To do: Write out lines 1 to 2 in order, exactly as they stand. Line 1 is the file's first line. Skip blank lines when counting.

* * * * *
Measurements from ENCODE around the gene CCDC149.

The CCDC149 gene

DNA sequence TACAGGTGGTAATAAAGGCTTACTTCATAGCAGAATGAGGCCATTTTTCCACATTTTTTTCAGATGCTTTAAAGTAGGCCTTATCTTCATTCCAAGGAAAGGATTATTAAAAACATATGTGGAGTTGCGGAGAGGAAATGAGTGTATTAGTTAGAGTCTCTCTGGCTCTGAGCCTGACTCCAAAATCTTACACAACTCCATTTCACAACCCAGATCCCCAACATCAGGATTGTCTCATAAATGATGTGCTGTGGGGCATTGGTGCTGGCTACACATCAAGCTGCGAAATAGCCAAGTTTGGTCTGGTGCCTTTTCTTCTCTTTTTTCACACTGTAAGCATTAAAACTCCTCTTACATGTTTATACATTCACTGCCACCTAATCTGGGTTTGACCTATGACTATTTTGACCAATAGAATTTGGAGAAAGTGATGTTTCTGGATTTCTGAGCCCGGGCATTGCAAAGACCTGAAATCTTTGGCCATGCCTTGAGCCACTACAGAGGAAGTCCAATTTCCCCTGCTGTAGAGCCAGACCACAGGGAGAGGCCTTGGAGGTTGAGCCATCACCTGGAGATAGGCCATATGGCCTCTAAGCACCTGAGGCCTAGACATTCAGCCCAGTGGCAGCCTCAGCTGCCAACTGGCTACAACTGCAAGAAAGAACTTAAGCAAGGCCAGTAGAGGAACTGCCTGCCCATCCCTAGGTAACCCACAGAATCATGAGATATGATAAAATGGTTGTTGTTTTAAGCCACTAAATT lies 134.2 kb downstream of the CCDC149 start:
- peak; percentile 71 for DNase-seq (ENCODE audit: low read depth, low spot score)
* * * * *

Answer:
Measurements from ENCODE around the gene CCDC149.

The CCDC149 gene